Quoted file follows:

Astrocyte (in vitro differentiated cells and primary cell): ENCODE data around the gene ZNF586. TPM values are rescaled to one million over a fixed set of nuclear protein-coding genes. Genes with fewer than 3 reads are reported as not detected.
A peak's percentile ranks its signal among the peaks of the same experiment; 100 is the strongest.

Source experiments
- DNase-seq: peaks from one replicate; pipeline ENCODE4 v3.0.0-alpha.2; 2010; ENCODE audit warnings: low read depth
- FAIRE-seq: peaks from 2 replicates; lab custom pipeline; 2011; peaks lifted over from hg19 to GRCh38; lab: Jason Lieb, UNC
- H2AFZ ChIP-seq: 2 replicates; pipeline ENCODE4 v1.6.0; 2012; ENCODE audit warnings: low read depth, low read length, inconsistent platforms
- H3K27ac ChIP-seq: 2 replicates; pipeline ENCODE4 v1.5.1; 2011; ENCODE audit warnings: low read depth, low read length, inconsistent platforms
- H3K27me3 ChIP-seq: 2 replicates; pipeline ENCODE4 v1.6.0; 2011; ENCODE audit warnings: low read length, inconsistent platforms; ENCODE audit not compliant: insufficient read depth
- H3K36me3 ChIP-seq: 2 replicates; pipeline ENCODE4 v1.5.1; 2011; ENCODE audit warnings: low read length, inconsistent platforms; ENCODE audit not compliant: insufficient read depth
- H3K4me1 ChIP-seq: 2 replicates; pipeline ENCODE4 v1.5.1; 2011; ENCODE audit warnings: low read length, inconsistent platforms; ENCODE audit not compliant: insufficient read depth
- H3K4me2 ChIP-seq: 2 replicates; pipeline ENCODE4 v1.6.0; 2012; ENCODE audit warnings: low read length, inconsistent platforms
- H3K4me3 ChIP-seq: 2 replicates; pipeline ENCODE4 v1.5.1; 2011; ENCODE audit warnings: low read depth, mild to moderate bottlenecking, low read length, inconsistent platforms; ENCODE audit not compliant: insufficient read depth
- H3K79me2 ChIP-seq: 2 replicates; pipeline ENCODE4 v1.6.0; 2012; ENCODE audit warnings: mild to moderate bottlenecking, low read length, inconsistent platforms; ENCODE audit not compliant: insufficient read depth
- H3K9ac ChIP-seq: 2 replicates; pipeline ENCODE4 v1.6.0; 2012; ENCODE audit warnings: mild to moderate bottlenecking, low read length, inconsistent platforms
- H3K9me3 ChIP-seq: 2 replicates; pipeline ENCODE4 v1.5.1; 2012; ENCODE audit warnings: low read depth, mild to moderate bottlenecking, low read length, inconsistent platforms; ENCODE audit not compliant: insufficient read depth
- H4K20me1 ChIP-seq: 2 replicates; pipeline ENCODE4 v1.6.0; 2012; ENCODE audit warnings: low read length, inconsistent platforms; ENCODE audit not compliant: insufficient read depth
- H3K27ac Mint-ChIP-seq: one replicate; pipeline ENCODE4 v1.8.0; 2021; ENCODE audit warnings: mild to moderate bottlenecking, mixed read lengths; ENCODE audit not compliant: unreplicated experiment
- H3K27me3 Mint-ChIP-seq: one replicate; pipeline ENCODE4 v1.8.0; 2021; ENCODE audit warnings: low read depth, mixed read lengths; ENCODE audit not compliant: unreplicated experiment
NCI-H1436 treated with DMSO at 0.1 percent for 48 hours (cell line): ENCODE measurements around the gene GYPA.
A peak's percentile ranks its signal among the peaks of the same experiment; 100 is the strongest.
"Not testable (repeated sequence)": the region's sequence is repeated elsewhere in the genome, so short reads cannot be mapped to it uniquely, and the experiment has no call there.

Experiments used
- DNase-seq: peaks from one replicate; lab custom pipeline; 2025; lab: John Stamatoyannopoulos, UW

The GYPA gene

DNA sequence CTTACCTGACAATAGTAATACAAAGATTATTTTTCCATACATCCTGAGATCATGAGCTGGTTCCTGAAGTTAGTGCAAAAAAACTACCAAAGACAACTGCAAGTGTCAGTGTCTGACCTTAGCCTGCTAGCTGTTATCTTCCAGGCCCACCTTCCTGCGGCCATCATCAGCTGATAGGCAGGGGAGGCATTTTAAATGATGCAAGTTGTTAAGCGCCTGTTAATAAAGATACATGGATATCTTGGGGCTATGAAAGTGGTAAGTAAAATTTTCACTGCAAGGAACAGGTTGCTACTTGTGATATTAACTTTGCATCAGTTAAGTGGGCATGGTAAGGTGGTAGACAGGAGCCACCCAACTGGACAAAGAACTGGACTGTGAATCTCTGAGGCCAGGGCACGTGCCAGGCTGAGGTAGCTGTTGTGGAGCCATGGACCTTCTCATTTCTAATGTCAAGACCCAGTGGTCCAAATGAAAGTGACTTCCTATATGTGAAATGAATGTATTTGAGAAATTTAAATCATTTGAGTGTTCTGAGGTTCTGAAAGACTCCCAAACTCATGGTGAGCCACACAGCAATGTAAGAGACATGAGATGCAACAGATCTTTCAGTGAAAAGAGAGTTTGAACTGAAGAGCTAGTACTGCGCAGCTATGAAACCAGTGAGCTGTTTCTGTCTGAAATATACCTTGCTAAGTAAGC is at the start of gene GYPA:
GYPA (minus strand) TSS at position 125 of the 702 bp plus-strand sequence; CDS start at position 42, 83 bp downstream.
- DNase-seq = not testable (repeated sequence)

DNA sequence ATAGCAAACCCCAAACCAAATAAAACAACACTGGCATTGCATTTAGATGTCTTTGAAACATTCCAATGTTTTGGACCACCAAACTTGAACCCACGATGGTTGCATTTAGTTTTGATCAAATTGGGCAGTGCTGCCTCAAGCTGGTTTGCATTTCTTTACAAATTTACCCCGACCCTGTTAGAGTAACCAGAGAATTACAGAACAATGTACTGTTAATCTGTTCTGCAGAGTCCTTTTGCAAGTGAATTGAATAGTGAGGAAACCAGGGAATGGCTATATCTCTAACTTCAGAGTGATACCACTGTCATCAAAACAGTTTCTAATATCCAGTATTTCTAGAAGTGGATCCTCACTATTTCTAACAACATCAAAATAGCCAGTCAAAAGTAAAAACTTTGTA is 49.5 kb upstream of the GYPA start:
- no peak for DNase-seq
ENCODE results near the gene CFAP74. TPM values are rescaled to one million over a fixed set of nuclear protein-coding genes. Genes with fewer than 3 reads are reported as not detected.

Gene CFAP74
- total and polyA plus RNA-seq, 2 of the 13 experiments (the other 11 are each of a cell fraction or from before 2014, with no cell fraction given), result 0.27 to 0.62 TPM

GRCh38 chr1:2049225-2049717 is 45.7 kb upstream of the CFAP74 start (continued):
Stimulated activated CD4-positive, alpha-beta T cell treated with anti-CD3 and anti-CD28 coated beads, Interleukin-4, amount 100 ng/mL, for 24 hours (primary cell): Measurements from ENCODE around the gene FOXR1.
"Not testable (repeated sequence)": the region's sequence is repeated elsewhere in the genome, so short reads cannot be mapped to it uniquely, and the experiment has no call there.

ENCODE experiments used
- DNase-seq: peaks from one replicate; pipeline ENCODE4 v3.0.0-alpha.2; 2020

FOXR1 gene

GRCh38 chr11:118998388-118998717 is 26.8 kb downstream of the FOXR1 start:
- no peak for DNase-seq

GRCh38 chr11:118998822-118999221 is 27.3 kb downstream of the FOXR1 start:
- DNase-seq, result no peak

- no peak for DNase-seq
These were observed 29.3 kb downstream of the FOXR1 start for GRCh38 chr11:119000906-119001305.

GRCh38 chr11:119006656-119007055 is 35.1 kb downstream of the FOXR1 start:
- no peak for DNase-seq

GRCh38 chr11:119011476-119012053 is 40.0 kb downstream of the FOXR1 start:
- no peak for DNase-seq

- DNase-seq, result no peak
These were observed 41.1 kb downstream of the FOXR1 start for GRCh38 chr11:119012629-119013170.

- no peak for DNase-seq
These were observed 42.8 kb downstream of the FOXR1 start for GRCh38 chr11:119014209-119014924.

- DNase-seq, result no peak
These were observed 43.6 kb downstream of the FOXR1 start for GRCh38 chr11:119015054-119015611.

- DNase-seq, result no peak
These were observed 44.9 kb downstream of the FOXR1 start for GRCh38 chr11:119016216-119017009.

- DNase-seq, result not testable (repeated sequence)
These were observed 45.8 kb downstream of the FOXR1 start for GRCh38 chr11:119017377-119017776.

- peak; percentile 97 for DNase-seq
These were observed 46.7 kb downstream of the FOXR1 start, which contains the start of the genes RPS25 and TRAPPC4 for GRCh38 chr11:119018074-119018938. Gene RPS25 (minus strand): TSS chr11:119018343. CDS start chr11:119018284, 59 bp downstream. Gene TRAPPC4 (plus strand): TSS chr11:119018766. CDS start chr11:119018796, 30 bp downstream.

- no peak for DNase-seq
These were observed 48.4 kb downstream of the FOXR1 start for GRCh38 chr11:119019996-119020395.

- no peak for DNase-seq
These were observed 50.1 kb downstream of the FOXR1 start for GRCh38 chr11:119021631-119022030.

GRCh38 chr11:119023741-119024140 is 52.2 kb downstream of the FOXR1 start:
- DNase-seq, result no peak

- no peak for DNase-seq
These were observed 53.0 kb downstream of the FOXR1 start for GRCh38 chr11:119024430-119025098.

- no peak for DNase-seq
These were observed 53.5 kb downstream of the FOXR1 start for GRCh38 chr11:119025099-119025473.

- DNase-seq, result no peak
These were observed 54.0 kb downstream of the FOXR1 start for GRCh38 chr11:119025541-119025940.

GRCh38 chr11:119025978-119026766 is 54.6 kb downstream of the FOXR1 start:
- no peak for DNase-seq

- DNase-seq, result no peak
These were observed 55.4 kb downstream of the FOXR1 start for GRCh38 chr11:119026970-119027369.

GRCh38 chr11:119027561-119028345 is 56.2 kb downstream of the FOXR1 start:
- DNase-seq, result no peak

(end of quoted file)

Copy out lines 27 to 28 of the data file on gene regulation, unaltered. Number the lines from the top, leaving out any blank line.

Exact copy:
- DNase-seq = not testable (repeated sequence)

DNA sequence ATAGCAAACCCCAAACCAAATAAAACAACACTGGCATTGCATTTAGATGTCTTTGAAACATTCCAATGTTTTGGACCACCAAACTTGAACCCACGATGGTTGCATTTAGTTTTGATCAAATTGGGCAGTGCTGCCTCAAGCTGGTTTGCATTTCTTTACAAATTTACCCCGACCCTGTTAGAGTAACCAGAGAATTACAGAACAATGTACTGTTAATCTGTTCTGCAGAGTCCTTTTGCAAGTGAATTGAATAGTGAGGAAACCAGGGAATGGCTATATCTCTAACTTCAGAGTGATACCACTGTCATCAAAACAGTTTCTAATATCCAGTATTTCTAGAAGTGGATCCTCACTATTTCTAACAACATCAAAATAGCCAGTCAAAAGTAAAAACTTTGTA is 49.5 kb upstream of the GYPA start: